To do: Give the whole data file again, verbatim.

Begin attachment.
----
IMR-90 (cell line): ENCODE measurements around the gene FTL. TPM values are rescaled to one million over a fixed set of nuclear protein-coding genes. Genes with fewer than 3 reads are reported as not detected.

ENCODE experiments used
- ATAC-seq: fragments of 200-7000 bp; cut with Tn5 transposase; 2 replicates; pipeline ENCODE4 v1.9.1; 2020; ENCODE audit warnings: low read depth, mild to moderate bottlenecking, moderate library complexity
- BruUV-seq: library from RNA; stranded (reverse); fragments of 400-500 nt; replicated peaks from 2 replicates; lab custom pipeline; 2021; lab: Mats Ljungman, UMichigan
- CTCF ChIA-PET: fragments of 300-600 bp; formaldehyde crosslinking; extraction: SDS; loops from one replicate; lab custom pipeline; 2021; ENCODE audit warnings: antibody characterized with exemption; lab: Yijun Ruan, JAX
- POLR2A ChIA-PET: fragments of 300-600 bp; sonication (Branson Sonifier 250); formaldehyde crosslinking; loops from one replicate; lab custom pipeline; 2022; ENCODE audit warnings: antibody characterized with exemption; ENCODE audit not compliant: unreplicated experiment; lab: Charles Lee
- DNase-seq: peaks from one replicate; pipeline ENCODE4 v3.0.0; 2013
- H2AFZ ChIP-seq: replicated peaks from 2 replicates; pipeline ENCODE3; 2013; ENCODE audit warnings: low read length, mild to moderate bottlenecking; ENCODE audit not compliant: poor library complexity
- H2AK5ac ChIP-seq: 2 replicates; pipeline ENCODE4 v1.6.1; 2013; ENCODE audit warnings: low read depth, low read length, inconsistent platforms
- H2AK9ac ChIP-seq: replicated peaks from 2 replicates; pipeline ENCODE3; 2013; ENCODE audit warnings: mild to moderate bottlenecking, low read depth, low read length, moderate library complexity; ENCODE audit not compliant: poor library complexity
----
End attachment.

IMR-90 (cell line): ENCODE measurements around the gene FTL. TPM values are rescaled to one million over a fixed set of nuclear protein-coding genes. Genes with fewer than 3 reads are reported as not detected.

ENCODE experiments used
- ATAC-seq: fragments of 200-7000 bp; cut with Tn5 transposase; 2 replicates; pipeline ENCODE4 v1.9.1; 2020; ENCODE audit warnings: low read depth, mild to moderate bottlenecking, moderate library complexity
- BruUV-seq: library from RNA; stranded (reverse); fragments of 400-500 nt; replicated peaks from 2 replicates; lab custom pipeline; 2021; lab: Mats Ljungman, UMichigan
- CTCF ChIA-PET: fragments of 300-600 bp; formaldehyde crosslinking; extraction: SDS; loops from one replicate; lab custom pipeline; 2021; ENCODE audit warnings: antibody characterized with exemption; lab: Yijun Ruan, JAX
- POLR2A ChIA-PET: fragments of 300-600 bp; sonication (Branson Sonifier 250); formaldehyde crosslinking; loops from one replicate; lab custom pipeline; 2022; ENCODE audit warnings: antibody characterized with exemption; ENCODE audit not compliant: unreplicated experiment; lab: Charles Lee
- DNase-seq: peaks from one replicate; pipeline ENCODE4 v3.0.0; 2013
- H2AFZ ChIP-seq: replicated peaks from 2 replicates; pipeline ENCODE3; 2013; ENCODE audit warnings: low read length, mild to moderate bottlenecking; ENCODE audit not compliant: poor library complexity
- H2AK5ac ChIP-seq: 2 replicates; pipeline ENCODE4 v1.6.1; 2013; ENCODE audit warnings: low read depth, low read length, inconsistent platforms
- H2AK9ac ChIP-seq: replicated peaks from 2 replicates; pipeline ENCODE3; 2013; ENCODE audit warnings: mild to moderate bottlenecking, low read depth, low read length, moderate library complexity; ENCODE audit not compliant: poor library complexity